A group of dairy farmers in southern Manawatu are taking a proactive approach to dealing with facial eczema (FE) in the coming months.
The increased focus on responsible use of antibiotics has raised a question about waste milk’s value as a feed source for calves, and the risks this practice might pose to the wider environment.
Waste (or ‘red’) milk is produced by lactating cows when they’re sick and receiving antimicrobial treatment for diseases such as mastitis. It also applies to the milk produced in the withholding period, which can be three to four days after treatment.
Exposing a bacterial population (such as the calf’s developing digestive tract) to low concentrations of antibiotics may encourage bacterial growth with existing resistance genes. It could also lead to other bacteria mutating and developing new ways to resist antibiotics.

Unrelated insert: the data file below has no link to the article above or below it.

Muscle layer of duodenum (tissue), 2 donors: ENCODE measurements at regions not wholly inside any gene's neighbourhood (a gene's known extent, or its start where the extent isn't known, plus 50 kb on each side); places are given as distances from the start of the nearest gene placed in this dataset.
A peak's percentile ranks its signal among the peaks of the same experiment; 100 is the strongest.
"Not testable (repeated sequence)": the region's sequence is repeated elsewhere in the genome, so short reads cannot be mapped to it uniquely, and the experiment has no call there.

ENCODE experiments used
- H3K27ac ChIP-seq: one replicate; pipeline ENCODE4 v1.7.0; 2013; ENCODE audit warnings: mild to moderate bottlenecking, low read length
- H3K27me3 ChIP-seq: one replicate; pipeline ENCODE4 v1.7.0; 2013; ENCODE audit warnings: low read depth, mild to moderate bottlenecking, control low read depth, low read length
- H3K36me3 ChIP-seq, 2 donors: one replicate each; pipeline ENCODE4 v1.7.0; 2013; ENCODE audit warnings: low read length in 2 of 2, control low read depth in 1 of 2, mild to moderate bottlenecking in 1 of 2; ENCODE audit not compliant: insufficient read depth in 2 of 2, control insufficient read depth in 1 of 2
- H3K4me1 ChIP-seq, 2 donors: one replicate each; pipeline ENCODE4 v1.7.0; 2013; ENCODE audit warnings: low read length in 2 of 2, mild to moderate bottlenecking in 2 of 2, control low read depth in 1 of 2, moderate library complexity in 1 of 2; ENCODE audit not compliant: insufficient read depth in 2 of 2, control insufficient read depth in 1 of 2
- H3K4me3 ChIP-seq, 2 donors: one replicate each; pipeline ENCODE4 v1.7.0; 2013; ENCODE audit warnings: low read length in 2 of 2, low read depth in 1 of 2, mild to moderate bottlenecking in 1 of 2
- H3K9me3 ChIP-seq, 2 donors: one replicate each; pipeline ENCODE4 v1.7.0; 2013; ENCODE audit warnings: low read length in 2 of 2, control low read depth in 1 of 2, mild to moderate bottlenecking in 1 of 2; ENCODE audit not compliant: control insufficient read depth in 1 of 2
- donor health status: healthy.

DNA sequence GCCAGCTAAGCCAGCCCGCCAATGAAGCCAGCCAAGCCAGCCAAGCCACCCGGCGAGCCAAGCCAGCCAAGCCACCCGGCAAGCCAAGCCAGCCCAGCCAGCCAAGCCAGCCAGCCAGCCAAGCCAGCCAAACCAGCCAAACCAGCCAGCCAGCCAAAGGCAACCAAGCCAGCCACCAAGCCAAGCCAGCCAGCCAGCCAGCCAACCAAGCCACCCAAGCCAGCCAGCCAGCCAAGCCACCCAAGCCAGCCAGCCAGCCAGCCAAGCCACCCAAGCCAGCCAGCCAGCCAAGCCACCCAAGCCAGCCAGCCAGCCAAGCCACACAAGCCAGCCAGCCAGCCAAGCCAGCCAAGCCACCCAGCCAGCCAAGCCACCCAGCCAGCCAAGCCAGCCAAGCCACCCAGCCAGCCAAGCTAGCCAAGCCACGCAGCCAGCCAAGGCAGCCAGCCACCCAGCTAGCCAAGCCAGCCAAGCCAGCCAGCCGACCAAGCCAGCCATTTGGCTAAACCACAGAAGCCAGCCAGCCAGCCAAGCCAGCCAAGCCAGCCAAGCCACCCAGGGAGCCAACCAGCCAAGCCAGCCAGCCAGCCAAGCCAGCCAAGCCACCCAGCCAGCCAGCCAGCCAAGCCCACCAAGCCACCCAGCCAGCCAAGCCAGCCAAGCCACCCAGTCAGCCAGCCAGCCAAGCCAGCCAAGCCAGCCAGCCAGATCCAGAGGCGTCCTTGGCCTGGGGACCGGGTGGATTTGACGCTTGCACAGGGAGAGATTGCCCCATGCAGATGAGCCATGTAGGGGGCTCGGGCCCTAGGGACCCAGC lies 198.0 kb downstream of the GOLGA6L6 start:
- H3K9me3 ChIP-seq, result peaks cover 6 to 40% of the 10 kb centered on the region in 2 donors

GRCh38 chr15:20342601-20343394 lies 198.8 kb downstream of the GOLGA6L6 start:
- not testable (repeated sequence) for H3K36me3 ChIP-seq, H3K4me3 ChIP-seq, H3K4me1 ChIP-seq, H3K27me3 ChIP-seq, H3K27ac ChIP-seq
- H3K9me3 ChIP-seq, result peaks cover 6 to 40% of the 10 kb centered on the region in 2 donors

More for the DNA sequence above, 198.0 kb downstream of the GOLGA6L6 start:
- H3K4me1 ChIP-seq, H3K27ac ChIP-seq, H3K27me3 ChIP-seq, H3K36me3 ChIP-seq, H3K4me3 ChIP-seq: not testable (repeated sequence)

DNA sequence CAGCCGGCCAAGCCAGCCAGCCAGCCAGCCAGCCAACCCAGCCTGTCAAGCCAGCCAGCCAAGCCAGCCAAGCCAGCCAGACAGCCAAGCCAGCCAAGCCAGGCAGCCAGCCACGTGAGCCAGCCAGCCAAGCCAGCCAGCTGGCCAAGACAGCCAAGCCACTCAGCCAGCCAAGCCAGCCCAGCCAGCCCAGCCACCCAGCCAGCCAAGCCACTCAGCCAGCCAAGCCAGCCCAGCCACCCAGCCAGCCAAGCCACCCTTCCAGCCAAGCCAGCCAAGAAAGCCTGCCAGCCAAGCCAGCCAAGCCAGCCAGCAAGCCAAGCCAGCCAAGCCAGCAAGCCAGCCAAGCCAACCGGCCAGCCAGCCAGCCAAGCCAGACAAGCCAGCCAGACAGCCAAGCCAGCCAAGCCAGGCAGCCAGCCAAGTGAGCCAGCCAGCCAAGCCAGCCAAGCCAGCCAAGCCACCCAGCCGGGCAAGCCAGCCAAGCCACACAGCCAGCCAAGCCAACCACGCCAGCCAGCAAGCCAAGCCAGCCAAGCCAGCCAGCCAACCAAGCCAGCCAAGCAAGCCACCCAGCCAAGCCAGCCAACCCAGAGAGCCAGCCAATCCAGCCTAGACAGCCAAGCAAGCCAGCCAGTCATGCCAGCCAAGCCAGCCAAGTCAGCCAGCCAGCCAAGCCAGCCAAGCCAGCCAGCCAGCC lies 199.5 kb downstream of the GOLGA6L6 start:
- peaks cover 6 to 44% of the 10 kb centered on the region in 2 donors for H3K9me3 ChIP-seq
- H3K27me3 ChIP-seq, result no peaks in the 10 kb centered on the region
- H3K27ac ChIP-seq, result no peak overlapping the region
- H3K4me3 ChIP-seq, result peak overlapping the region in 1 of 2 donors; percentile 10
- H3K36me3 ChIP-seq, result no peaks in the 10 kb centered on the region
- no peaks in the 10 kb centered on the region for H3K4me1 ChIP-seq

The risk is that calves consuming this milk will shed antibiotic- resistant faecal bacteria into the environment. This could have unintended consequences for your calves and for the future usefulness of the antibiotic.
This is backed by a substantial review published in the European Union in 2017. The review found that shedding was more pronounced by younger calves (two to three weeks old) than by six- to seven-week-old calves.
Fortunately this shedding wasn’t observed in calves fed colostrum from cows previously treated at dry-off with long- acting dry cow antibiotic products.
Unfortunately pasteurising waste milk won’t deactivate the residues as most antibiotics are heat-stable.
Although there are few studies on this aspect, it’s likely that antibiotic residues would interfere with calves establishing good gut bacteria, or that pathogens and viruses from older, sick cows could infect the young calf. If there were more antibiotic resistant bacteria present in the gut these issues would be harder to control.
Although waste milk may be a convenient feed for calves, is it worth risking the health of the replacement calf or the environment? One thing is certain: it cannot be fed to bobby calves, as the calf’s gut is likely to absorb the antibiotic residues and cause the carcase to be rejected.
• Find out more about calf care at dairynz.co.nz/calves